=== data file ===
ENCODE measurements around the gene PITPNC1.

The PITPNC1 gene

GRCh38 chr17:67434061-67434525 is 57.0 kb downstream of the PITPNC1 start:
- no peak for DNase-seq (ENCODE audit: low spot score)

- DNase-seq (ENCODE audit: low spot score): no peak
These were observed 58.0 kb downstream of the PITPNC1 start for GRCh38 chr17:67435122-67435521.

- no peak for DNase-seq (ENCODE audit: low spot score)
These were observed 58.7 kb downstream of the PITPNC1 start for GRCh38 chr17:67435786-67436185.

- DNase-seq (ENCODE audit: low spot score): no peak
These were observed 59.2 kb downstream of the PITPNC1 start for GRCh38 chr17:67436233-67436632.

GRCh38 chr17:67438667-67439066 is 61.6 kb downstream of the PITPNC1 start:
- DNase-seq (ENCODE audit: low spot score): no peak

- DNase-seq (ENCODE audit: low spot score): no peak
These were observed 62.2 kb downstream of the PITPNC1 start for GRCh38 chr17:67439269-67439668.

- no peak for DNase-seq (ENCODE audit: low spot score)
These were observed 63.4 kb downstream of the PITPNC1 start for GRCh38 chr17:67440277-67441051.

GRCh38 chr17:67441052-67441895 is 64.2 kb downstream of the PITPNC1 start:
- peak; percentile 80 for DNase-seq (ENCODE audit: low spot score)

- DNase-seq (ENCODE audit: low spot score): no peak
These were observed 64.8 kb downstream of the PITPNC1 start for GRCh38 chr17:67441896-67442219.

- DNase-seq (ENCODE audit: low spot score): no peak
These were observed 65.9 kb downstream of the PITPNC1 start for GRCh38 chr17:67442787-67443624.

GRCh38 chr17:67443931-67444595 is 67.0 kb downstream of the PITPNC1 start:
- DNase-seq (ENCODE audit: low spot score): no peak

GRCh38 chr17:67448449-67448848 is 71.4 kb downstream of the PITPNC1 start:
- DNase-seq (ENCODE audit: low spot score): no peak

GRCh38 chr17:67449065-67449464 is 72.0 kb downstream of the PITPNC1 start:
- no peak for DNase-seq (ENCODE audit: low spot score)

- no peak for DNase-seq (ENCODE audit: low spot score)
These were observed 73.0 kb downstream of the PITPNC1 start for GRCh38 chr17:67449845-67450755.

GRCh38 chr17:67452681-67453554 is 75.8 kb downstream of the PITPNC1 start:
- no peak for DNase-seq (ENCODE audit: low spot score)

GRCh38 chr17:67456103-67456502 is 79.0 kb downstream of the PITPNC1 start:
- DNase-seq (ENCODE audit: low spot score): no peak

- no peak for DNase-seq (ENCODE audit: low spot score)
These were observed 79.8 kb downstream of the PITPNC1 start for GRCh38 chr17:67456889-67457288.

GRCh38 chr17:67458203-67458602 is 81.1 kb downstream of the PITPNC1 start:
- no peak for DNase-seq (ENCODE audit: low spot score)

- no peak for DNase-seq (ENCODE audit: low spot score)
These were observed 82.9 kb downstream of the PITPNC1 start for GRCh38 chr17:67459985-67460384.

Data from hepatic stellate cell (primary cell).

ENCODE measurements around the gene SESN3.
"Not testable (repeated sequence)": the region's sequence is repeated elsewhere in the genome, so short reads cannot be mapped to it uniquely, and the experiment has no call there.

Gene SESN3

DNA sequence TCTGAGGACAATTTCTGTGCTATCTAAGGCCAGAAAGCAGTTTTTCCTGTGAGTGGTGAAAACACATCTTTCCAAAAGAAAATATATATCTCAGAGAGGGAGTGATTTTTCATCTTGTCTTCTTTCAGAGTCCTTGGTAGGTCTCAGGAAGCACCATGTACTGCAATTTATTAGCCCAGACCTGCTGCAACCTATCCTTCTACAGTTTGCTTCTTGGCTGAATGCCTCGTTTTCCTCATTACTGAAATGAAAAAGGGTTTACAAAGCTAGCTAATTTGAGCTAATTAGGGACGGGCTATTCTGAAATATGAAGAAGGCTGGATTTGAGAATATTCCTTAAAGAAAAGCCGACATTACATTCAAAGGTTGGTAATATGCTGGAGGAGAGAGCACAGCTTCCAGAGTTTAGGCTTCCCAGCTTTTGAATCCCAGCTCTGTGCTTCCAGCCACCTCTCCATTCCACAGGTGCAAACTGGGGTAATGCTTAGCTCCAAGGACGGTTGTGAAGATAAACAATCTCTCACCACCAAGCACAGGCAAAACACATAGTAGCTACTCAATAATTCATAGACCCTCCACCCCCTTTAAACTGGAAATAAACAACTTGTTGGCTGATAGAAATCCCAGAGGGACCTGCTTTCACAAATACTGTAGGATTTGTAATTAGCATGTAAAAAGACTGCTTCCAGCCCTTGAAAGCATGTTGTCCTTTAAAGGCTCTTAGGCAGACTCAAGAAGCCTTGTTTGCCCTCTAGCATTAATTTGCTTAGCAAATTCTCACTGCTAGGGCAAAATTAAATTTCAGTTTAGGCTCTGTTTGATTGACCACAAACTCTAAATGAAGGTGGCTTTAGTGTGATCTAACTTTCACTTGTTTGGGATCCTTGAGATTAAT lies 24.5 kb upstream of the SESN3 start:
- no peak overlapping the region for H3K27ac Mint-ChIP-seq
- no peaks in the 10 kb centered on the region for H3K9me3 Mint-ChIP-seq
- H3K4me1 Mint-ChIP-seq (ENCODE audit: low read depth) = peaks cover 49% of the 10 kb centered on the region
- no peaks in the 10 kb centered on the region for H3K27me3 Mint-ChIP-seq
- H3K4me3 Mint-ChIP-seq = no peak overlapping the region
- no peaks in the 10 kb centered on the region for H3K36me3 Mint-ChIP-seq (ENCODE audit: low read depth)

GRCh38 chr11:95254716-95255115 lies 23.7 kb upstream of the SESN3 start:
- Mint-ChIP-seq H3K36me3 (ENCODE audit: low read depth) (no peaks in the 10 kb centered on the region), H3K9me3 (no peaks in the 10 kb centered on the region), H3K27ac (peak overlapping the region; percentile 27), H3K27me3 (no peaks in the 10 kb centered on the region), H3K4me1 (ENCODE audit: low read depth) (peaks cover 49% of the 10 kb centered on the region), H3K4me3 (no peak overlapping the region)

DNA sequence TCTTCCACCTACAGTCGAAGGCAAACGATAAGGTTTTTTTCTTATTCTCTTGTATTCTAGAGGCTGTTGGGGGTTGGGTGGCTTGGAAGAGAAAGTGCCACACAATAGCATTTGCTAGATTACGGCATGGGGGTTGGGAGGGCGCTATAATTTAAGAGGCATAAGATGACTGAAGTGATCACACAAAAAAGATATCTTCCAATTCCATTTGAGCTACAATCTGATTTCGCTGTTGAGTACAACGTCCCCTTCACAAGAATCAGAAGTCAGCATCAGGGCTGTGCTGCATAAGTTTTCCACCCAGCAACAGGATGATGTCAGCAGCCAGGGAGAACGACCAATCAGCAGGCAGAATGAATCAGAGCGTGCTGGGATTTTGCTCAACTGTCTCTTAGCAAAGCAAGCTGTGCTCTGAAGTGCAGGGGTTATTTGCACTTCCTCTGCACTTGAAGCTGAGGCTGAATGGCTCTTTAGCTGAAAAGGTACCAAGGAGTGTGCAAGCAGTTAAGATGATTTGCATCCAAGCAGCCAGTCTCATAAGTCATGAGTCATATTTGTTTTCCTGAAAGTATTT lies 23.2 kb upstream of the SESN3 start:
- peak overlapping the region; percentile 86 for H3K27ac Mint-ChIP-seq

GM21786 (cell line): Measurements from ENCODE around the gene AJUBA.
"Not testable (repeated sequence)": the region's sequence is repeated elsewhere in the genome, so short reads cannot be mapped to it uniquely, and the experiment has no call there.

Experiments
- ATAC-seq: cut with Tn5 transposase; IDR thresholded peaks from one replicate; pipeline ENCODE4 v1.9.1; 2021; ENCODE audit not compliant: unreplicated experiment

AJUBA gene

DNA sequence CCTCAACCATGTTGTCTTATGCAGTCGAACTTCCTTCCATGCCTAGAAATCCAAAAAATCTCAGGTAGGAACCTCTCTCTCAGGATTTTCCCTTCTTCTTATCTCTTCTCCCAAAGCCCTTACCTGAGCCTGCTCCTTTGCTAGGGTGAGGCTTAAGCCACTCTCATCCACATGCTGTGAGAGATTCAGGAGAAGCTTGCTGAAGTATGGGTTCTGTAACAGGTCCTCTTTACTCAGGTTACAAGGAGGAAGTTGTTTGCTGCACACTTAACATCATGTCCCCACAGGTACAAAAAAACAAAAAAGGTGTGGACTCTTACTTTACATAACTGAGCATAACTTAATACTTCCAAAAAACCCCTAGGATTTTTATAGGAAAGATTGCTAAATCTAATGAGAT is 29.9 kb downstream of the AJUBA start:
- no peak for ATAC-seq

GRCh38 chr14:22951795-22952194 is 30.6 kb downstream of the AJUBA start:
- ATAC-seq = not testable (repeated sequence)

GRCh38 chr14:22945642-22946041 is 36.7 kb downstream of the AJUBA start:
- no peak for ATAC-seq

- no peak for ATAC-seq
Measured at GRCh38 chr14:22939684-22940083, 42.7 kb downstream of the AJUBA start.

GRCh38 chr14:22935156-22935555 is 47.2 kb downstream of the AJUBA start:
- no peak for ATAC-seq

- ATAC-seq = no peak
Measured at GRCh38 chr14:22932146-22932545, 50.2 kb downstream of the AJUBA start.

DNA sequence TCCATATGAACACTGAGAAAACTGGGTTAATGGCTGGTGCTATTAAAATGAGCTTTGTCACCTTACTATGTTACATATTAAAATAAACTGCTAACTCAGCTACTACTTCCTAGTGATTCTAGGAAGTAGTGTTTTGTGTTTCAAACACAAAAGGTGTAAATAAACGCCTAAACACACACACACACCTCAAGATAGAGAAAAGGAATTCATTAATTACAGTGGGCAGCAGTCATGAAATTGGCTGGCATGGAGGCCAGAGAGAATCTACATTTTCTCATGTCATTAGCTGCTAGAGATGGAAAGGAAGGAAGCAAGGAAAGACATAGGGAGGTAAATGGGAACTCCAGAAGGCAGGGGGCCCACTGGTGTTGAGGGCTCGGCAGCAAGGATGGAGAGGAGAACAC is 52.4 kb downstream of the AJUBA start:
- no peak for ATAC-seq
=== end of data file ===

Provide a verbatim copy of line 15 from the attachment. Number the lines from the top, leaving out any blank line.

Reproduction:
- no peak for DNase-seq (ENCODE audit: low spot score)